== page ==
The race start was not the most efficient start. However, as drivers sorted themselves out into their respective battles I regained positions that were lost—chopping away one at a time. I’ve always been highly aware of my surroundings in a car, and consider mirrors as an extension of my eyes. Negotiations made around traffic, or driving off-line before (and through) braking zones all add up in the game of calculated risk, Spec Miata style. It’s true that I’m cautious, perhaps too cautious at times. And while not taking every window of opportunity to pass, I did plan each move without risking the car or anyone else around me. For a first timer at Daytona, I think every team owner could respect that.

Towards the end of the race it became a battle between a Freedom Motorsports car and myself. The track was getting hotter, dirt and debris from previous excursions elsewhere in the field made grip something you had to hunt for. For a few laps the Freedom car and I swapped position several times—catching him in the corners, yet not quite far enough at his door to force a pass.

One lap to go. I tucked in behind him in a draft, closing in bit by bit. I darted to his right driving alongside of him on the banking. With the bus stop approaching I was expecting two things; first, I’m not going to fight for the bus stop entry. Second, the battle would be best won on corner exit getting a run on him.

3, 2, 1 ….brake… brake? Ohh crap.

They Daytona heat was definitely not playing a fair game with my brake pedal. I was able to clear the bus stop entry with the Freedom car along my left, quickly realizing that my rate of travel vs. distance between our cars would not end well if I stayed on track. So I made some new track. In the dirt.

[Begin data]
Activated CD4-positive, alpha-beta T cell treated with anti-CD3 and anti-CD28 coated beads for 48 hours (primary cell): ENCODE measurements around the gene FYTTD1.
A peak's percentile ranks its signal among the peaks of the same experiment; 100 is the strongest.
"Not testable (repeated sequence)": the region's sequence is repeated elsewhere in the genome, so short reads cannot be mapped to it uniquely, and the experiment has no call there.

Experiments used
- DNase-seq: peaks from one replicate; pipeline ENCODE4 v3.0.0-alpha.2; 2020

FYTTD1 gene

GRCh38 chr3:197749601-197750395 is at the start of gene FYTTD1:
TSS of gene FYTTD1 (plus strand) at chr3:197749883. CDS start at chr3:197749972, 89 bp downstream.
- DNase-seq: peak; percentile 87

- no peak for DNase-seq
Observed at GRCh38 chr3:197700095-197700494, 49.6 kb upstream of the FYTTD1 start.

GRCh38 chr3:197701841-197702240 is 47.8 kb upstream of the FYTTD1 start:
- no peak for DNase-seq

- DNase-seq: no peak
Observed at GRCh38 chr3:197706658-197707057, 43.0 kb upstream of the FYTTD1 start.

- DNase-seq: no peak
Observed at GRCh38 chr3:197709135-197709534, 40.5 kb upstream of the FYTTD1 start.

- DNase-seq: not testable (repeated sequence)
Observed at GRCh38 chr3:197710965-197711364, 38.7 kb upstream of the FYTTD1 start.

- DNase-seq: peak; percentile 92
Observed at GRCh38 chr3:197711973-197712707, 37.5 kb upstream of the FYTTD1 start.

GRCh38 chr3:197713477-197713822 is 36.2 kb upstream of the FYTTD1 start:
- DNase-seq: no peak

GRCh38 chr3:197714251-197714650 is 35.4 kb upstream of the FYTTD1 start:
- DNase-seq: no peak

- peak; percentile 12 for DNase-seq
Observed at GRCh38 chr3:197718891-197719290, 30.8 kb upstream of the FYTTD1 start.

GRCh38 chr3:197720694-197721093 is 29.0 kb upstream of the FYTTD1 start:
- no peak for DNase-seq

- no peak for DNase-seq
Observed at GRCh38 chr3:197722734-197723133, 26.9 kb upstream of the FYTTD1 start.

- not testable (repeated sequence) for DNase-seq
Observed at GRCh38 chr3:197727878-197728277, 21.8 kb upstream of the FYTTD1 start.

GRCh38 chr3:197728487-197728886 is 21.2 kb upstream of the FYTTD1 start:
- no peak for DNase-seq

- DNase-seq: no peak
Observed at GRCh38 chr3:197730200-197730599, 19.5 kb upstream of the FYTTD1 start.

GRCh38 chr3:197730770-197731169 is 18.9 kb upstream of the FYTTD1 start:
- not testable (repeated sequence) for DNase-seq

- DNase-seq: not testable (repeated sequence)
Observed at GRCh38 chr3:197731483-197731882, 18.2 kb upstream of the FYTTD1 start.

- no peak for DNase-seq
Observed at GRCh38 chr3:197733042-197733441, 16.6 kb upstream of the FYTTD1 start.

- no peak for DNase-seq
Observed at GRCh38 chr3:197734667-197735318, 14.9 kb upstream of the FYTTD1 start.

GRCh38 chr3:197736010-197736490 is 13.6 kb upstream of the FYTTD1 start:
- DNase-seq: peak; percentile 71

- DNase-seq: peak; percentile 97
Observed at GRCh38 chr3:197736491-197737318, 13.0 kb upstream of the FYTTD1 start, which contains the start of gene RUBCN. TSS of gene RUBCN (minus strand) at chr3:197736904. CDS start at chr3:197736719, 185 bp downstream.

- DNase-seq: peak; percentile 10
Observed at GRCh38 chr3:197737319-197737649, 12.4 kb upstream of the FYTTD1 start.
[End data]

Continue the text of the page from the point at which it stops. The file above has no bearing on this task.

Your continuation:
Keeping my foot in it, I finalized a pass short-cutting the bus stop. I eventually found the appropriate racing surface without issue—not even a squirm or a drift—leaving a giant dust cloud behind me, and likely a very surprised driver in my mirror. Maybe, just maybe, all those hours of playing Rally on Gran Turismo came in useful after all.

The Freedom car paced me several car lengths back. Before I knew it, my tires brushed the paint of the start/finish line. While not anywhere near the front of the pack, driving a new circuit in an unfamiliar car, in brand new racing conditions with a large SM field, I was reasonably satisfied with the result. With my lap times getting faster, maybe this means I’m starting to grow a pair. Can’t beat that! A girl who has balls? How marvel.

Simply put, I had A LOT of fun and was a great learning experience.

I know with some effort, quality coaching, and seat time I could do this car far more justice and qualify where it needs to be in the field. This kind of thing comes with experience of course, and something that cannot be learned completely in a single weekend. For those who know me personally can read into this statement… yes, I’m my toughest critic and on-track opponent.

As I conclude this entry, I extend a very special thank you to Chip Van Vurst and his crew, for not only presenting the opportunity to drive one of your cars, but for having faith in me—not to mention all the support on and off track. This was certainly an experience that will stay with me for many years to come. From one racer to another, I can’t thank you enough.

Photography by RaceShotsResource, Vickie Miller, and Bryan Humphries.

Posted on 08/19